The IRDC revives the connection between KARL STORZ and the city of Leipzig, and it continues the intensive dialog with physicians and developers that has been conducted since the company was founded more than 60 years ago. “In Leipzig, I had decided that I would collaborate with physicians upon my return to Tuttlingen. It was an absolute rarity at the time, for an instrument maker based in Tuttlingen to collaborate with physicians in hospitals,” explained Karl Storz in his last interview in an effort to describe his business philosophy. “Instruments had been made for a very long time, but only for instrument suppliers. The customers were always the suppliers. I wanted to change that. I did not want to get feedback from suppliers and their employees, but from practicing physicians.” (Conversation with Herbert Mainusch in: Matthias A. Reuter “Geschichte der Endoskopie. Handbuch und Atlas“ [History of endoscopy. Handbook and atlas], Volume 1-4, Karl Krämer Verlag Stuttgart + Zürich, 1998, page 679).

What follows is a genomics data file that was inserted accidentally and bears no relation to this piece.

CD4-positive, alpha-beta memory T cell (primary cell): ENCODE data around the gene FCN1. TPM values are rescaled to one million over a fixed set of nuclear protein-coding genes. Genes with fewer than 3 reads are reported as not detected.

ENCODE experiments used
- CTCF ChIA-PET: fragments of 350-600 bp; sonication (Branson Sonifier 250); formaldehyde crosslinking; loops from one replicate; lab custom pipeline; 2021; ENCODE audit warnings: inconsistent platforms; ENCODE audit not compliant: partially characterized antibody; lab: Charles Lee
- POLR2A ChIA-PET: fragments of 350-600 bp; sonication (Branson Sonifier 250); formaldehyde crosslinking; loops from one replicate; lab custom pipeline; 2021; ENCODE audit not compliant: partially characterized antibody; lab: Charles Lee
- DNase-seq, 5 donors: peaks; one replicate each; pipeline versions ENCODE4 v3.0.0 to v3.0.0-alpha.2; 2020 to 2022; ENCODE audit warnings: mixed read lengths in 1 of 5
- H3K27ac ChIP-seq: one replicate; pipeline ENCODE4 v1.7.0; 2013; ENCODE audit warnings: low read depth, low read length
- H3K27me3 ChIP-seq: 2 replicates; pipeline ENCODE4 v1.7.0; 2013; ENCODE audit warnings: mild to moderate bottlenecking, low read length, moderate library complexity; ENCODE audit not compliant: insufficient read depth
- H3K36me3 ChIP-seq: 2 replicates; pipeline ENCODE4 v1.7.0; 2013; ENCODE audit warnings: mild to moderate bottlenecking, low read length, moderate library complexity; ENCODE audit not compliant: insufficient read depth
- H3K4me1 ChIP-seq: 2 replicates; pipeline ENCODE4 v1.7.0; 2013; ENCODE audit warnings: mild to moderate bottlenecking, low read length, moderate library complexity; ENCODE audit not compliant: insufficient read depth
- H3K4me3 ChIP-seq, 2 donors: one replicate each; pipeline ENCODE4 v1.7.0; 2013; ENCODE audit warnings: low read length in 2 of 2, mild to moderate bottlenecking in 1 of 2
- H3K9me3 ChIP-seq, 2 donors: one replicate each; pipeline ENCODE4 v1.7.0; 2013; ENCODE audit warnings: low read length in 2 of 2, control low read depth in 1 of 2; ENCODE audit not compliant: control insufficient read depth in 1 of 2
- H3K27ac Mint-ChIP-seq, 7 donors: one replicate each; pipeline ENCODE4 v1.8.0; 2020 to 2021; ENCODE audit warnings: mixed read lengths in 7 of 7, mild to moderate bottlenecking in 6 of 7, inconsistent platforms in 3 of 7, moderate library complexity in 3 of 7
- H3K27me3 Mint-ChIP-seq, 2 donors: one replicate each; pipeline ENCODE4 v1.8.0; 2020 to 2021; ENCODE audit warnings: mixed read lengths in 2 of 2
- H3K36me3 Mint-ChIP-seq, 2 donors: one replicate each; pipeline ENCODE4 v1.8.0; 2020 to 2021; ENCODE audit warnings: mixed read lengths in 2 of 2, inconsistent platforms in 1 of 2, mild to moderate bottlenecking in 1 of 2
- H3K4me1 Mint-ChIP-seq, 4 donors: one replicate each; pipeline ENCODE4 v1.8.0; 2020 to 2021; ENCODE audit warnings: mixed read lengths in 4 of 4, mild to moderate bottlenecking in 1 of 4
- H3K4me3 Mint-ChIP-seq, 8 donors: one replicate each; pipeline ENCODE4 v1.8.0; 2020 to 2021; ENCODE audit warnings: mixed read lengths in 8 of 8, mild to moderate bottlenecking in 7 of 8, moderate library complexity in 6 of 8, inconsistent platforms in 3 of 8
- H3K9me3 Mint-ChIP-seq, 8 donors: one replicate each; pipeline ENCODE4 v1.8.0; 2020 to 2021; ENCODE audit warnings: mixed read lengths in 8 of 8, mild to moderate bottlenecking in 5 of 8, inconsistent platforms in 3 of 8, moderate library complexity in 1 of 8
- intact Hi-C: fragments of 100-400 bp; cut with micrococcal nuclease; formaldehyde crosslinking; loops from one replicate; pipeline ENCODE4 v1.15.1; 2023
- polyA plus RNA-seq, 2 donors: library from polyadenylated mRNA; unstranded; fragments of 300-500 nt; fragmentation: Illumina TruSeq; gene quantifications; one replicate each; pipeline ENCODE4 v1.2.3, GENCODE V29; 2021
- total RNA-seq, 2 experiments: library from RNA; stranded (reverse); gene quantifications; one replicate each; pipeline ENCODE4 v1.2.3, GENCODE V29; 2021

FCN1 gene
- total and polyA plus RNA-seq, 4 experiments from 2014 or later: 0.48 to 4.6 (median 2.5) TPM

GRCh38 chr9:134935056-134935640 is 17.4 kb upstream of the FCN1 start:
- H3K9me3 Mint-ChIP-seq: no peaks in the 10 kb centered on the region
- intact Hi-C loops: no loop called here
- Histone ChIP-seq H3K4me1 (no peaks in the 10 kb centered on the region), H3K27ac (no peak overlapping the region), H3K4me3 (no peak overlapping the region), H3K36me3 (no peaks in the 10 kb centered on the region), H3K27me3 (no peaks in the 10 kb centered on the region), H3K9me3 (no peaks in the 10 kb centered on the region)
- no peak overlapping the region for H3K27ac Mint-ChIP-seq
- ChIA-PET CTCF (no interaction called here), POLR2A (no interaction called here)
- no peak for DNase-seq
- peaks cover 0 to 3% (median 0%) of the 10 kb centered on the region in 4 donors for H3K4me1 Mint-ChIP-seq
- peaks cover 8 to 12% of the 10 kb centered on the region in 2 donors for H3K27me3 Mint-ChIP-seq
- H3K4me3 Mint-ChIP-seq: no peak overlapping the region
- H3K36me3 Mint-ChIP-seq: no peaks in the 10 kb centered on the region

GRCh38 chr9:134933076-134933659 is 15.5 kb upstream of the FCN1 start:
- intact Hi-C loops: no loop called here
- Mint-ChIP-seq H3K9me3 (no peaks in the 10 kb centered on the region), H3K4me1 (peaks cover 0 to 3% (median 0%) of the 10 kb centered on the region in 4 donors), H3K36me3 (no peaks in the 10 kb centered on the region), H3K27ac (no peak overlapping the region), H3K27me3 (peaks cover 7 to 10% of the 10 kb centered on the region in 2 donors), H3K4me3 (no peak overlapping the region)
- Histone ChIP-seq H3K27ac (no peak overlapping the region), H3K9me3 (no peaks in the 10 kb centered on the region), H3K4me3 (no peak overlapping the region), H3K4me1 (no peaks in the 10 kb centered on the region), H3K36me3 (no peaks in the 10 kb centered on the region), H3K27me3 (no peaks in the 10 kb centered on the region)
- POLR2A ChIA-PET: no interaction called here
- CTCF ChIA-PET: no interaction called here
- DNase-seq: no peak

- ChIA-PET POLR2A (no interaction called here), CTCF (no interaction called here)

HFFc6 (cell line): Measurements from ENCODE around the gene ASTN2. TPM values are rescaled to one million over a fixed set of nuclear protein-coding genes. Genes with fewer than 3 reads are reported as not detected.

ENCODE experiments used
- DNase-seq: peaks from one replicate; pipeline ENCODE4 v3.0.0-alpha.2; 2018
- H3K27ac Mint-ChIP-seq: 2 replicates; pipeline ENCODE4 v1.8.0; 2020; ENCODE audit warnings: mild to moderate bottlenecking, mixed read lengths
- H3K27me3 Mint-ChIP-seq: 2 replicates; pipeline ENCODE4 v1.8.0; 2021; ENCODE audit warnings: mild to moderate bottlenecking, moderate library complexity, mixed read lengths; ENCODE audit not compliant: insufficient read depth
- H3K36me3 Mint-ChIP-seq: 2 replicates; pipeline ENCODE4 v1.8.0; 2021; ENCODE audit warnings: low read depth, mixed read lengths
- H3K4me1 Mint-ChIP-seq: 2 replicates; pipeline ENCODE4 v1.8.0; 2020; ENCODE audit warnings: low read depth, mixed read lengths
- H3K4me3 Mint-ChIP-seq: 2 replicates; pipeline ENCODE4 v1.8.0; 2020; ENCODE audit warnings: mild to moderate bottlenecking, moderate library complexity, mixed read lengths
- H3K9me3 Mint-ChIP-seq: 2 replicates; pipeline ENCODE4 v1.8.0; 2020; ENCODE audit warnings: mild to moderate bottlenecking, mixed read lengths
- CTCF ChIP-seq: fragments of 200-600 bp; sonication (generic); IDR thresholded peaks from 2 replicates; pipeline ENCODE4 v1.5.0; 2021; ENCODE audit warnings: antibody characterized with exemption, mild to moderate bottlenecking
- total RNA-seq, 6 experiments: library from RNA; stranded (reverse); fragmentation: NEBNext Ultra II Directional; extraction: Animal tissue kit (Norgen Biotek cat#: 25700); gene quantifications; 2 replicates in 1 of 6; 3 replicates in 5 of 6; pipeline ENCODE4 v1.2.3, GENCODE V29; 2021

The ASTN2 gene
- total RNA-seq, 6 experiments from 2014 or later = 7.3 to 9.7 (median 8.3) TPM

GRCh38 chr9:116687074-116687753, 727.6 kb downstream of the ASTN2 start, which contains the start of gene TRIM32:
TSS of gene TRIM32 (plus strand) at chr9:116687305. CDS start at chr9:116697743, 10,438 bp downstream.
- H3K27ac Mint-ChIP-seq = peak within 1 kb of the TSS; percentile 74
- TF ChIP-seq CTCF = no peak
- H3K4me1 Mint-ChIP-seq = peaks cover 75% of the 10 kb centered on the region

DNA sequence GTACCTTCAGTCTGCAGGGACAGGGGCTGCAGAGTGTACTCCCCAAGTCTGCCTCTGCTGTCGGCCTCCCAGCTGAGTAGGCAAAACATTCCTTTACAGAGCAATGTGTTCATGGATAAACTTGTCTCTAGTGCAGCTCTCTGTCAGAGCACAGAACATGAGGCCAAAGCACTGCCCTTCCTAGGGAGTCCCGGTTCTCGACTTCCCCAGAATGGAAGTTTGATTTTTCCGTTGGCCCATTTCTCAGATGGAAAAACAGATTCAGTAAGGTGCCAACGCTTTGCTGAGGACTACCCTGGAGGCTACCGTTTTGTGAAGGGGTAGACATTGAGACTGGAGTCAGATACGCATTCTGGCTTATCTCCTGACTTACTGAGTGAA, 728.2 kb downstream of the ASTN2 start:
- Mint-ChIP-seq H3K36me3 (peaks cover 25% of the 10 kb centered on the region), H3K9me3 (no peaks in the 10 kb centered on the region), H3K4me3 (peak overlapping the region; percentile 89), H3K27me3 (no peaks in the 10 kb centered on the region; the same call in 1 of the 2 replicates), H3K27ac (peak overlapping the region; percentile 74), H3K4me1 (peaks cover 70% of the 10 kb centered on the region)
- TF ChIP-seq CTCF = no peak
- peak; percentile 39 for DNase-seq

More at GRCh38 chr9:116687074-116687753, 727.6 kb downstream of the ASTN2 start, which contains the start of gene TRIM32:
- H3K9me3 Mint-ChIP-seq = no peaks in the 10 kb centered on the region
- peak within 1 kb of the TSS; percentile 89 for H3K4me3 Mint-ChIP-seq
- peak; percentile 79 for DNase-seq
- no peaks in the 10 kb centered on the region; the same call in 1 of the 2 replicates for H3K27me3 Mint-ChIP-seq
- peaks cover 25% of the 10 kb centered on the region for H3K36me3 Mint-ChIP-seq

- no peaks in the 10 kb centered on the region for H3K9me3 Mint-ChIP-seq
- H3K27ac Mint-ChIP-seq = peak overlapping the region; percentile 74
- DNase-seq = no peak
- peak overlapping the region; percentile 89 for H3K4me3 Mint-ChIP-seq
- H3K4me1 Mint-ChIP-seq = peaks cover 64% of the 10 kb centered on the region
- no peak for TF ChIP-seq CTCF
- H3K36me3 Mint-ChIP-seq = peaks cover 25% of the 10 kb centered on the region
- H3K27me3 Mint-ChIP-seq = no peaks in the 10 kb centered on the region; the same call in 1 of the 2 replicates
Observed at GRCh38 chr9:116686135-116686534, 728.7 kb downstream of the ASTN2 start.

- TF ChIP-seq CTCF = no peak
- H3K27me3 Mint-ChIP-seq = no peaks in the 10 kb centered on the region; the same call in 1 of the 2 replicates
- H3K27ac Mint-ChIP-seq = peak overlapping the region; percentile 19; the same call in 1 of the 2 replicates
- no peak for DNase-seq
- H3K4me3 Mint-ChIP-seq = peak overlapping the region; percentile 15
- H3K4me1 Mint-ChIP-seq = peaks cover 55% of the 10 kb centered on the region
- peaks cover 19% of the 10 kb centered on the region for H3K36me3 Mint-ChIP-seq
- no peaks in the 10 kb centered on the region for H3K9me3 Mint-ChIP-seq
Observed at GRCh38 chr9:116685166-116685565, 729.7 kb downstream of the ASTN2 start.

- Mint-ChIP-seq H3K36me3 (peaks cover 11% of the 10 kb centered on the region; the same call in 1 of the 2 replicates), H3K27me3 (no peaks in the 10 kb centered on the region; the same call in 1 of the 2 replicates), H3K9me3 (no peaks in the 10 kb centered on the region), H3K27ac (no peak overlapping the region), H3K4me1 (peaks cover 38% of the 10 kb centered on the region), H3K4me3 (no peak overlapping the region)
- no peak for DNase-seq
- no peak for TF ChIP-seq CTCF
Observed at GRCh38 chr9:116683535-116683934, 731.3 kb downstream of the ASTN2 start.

*Cold light is generated by a high intensity LED, Xenon, metal halide or halogen lamp that is located in its own case separate from the endoscope. Cold light sources feature a highly reduced infrared component because of their design and/or spectral composition. Infrared radiation is not visible to the human eye, but human skin can perceive the heat emitted by infrared radiation. Fiber optic light guides transmit the light to the tip of the endoscope. It exits in the immediate vicinity of the objective lens. Even with very high-intensity light, no heat is transmitted through the fiber optic cable. Therefore, this type of illumination is called cold light.

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For questions and appointments for interviews, video and foto sessions, please contact:

PD Dr. Gero Strauß
Direktor IRDC
Käthe-Kollwitz-Straße 64
04109 Leipzig
Fon: +49 (0)341 – 33 73 31 60
Fax: +49 (0)341 – 33 73 31 63